This paper discusses the central banking, monetary, and banking laws for 17 countries in Europe, an area where many of the techniques that are now universally used in regulating or controlling the supply of money and credit were developed. The complete text of the basic central bank law of each country is given, as well as the by-laws of the central bank where they supplement major provisions of the basic law, and subsidiary legislation where pertinent. General banking laws are in most instances presented in summary form.
Covers the history of the Bank for International Settlements (BIS), from its founding in Basel in 1930 to the end of the Bretton Woods system in 1973, with a focus on cooperation among the main central banks for the stability and efficiency of the international monetary system.
This volume, edited by Robert C. Effros, surveys developments at international financial institutions, regional developments affecting central banks, the progress of the European Union countries toward monetary union and a unified banking market, the effect of the General Agreement on Tariffs and Trade and the World Trade Organization on banking services, and the implications of the North American Free Trade Agreement for central banks. Other topics discussed include banking regulation and reform in the United States, the United Kingdom, Canada, countries of the former Soviet Union, and China; banking supervision; the role of deposit insurance; bankruptcy policy; derivatives; securitization; payments systems; securities transfers; and capital standards for market risk. Appendices reproduce relevant legal documentation.
Based on data collected through a questionnaire completed by over 70 central banks in industrialized, transitional and developing economies, the analysis shows how the detailed characteristics of a monetary framework depend upon: structural differences; varying degrees of indexation and other nominal rigidities that affect the speed of transmission from monetary policy to inflation; and institutional arrangements and analytical constraints that influence the way in which monetary policy can respond. This comprehensive text with contributions from renowned experts should be of value to professional economists and students of economics and banking alike.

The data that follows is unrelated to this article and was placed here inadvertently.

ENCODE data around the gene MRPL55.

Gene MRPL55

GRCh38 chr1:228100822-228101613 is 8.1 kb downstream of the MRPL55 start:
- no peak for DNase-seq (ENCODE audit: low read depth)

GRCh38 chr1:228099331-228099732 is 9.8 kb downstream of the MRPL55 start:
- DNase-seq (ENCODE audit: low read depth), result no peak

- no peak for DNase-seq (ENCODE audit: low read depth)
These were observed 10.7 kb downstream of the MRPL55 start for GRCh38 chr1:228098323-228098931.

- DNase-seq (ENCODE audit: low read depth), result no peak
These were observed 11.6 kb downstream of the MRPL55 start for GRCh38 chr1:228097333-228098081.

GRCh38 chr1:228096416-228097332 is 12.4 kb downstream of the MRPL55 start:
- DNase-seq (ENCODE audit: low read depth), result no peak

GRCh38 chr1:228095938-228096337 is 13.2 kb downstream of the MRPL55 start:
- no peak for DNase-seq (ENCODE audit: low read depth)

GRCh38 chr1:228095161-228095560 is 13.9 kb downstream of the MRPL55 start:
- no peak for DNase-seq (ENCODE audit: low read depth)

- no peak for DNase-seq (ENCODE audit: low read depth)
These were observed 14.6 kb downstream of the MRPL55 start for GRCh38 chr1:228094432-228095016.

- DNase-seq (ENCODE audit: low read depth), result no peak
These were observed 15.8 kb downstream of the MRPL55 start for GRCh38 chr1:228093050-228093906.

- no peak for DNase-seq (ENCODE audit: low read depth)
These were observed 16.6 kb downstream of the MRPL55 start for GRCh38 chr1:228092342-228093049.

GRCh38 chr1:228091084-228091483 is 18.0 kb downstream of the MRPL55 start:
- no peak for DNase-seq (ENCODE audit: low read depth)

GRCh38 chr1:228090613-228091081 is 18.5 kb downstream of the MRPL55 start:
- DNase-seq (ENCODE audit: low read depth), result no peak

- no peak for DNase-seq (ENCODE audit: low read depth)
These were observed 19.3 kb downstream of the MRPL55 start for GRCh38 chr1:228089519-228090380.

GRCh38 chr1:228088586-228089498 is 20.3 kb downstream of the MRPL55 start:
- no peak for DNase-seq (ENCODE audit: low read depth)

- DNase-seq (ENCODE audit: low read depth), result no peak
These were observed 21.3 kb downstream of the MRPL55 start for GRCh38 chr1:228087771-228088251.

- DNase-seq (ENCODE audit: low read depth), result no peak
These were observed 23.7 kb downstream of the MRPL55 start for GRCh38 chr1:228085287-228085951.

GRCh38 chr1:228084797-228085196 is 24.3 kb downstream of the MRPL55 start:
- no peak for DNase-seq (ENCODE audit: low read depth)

"This book documents important milestones in the epic journey traversed by the Central Bank of Kenya over the last 50 years, putting into perspective the evolution of central banking globally and within the East African region, and contemplating future prospects and challenges. The book is timely, mainly because the global financial landscape has shifted. Central bankers have expanded their mandates, beyond the singular focus on inflation and consider economic growth as their other important objective. Financial crises have continued to disrupt the functioning of financial institutions and markets, the most devastating episodes being the global financial crisis, which broke out in 2008 and from which the global financial system has not fully recovered, and the unprecedented challenges posed by the global coronavirus pandemic. Bank regulation has moved from Basel I, to Basel II, and somehow migrated to Basel III, although some countries are still at the cross-roads. The book originated from the wide ranging discussions on central banking, from a symposium to celebrate the 50 year anniversary on 13 September 2016 in Nairobi. The participants at the symposium included current and former central bank governors from Kenya and the Eastern Africa region, high level officials from multilateral financial institutions, policy makers, bank executives, civil society actors, researchers and students. The book is an invaluable resource for policy makers, practitioners and researchers, on how monetary policy and financial practices in vogue today in Kenya have evolved through time and worked very well, but also about some pitfalls"--